Friday, April 20, 2018

Details of the Comey memos

James Comey's memos about his meetings with Donald Trump have finally been released by the Justice Department. The declassified and redacted memos have been posted online and the media is having a field day exploring Comey's notes about Trump.

The memos begin with an explanation by Comey that they were typed in car immediately after leaving the White House. He explains that the memos are not direct quotes, but were intended to “capture the substance of what was said.”

The first memo

In their first meeting on Jan. 6, other staff members left the room so that President-elect Trump and Comey could discuss a sensitive matter, that of the Steele dossier, on behalf of James Clapper, the CIA director. Trump told Comey that he (Comey) “had one heck of year but that I had conducted myself honorably and had a great reputation. He said I was put repeatedly in impossible positions. He said you saved her and then they hated you for what you did later, but what choice did you have? He said he thought very highly of me and looked forward to working with me, saying he hoped I planned to stay on.”

These comments took place in private so no one can verify them, but it was a few weeks after this on Jan. 24 that Trump did announce that Comey would be retained as FBI Director in the new administration. These compliments stand in stark contrast to Trump's tweets over the past year. The president undoubtedly regrets his decision to keep Comey.

Comey described the reports that the Russians had tapes of Trump with prostitutes at the Ritz Carlton in Moscow in 2013. Trump replied that he didn't need to “go there” and laughed, which Comey took to mean that Trump didn't need to pay for sex. Trump also said that he “always assumed that hotel rooms he stayed in when he travels are wired in some way.”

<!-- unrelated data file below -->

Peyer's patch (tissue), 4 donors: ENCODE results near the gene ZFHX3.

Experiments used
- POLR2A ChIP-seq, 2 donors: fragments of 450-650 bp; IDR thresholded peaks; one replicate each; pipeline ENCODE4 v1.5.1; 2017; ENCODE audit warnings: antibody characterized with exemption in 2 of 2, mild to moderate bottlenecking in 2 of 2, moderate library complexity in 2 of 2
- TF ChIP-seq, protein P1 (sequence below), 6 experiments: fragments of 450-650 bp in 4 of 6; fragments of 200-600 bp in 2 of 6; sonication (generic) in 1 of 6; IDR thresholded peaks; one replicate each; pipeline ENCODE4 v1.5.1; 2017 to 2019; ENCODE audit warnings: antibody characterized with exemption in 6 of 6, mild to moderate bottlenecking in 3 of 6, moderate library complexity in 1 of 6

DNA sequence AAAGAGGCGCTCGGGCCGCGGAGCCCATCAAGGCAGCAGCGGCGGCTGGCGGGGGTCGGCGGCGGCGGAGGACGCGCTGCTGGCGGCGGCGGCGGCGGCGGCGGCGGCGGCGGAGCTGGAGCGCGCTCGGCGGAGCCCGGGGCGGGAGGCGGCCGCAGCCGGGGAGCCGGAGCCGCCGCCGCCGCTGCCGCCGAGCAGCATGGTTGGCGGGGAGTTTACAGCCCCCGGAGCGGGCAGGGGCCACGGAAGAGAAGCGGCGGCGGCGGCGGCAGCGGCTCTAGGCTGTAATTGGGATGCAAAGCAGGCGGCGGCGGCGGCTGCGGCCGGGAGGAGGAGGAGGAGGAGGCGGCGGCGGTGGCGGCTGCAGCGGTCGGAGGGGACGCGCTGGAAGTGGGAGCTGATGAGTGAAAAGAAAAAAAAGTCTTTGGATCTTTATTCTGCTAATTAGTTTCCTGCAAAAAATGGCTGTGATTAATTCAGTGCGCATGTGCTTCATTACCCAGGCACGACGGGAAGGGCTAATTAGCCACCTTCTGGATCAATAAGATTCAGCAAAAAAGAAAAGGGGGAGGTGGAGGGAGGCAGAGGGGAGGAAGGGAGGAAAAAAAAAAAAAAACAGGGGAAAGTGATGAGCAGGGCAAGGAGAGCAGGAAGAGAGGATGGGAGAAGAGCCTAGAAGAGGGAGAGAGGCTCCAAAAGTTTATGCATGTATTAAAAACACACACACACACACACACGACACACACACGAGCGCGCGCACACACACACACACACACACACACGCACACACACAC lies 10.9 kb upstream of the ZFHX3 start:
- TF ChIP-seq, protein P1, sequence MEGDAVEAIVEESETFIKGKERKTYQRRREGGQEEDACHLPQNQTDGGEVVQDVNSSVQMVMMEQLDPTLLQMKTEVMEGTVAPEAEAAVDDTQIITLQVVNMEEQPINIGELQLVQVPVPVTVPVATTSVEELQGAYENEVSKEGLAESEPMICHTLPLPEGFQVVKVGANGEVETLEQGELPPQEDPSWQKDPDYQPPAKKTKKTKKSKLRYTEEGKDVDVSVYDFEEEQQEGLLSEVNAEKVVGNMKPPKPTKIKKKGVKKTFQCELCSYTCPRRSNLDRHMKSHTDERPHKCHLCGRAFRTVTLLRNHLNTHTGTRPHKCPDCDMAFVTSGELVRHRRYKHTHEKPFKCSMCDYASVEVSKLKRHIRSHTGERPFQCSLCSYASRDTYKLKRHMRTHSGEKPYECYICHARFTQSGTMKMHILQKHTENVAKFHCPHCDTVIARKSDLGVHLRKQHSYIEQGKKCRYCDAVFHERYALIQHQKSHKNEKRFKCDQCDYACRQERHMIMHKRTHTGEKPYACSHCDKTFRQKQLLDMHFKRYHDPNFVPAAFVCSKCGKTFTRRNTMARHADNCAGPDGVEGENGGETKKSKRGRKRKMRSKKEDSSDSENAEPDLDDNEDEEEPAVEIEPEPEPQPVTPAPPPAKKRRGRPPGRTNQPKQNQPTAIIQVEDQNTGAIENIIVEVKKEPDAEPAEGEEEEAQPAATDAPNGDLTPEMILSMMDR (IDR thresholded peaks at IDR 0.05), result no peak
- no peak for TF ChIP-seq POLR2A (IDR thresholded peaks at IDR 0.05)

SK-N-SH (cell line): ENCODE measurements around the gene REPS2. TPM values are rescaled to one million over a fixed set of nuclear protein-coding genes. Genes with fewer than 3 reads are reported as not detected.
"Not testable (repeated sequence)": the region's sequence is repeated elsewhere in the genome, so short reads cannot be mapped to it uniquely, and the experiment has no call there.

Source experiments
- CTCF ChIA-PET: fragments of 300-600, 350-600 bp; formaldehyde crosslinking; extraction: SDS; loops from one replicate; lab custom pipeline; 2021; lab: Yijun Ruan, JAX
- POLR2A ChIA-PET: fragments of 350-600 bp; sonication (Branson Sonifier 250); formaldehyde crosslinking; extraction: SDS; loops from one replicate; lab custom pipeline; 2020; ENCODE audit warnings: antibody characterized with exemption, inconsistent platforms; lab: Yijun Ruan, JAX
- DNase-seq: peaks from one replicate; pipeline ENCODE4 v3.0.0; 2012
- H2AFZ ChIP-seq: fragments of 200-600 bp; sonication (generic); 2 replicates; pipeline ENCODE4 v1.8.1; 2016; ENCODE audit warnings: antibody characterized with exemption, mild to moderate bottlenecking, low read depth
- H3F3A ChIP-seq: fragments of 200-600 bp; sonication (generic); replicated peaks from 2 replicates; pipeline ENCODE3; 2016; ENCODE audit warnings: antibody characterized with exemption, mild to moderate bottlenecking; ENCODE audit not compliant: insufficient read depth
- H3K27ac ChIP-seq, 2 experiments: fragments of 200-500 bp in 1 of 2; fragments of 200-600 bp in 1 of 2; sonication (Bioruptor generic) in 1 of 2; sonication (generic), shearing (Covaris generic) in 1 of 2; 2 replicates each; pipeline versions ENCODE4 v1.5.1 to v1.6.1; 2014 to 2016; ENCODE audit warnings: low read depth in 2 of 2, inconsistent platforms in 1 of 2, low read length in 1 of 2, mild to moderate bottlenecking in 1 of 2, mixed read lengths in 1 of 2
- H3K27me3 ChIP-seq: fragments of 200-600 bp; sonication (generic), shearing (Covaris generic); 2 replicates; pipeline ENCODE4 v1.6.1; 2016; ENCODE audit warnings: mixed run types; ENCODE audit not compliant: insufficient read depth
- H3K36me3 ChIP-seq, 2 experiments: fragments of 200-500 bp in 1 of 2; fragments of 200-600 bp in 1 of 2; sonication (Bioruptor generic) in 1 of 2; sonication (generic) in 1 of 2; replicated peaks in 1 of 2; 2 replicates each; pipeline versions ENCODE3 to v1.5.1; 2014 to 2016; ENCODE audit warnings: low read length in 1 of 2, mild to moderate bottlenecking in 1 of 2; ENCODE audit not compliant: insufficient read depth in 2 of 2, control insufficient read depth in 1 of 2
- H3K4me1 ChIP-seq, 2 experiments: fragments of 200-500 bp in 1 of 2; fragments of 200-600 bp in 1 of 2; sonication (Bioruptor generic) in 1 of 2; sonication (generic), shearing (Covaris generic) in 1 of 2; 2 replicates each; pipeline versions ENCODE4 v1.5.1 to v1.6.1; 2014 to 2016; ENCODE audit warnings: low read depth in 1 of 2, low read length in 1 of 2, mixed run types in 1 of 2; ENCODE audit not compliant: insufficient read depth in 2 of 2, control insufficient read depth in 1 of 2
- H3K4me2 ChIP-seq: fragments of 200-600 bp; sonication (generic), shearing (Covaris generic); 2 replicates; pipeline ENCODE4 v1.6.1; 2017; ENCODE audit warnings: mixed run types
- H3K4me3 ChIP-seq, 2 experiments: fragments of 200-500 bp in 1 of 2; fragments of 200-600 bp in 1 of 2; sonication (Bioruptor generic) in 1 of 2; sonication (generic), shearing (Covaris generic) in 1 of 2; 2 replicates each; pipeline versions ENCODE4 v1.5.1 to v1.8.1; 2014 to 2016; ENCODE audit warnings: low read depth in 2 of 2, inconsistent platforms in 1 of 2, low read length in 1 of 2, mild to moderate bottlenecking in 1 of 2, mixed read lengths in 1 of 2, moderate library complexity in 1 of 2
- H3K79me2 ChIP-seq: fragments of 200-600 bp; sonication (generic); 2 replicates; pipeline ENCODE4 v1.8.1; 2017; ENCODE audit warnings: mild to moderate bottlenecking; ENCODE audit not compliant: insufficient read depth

Comey said that the reports were not necessarily true, but that he was telling the president because “CNN had them and were looking for a news hook.” Comey told the president that they were “not investigating him,” but that “our job was to protect the president from efforts to coerce him.”

The second memo

On Jan. 28, 2017, Trump and Comey had dinner. Trump again asked Comey if he wanted to stay in his job and Comey answered that he did if that was what the president wanted.

In passage that Comey undoubtedly regrets writing, he told the president, “I said I don't do sneaky things. I don't leak. I don't do weasel moves.” Looking at these statements in 20/20 hindsight significantly undercuts Comey's credibility.

The two men discussed the Clinton email investigation and Comey told the president that “the investigators all agreed there was no case.” Trump disagreed. Comey also told the president about being directed not to use the word “investigation.”

The president also asked about Andrew McCabe, who was the FBI's deputy director at the time, saying, “I was pretty rough on him and his wife during the campaign.”

Comey says he “explained that Andy was a true professional and had no problem at all. I then explained what FBI people were like, that whatever there [sic] personal views, they strip them when they step into their bureau roles and actually hold 'political people' in slight contempt without regard to party.”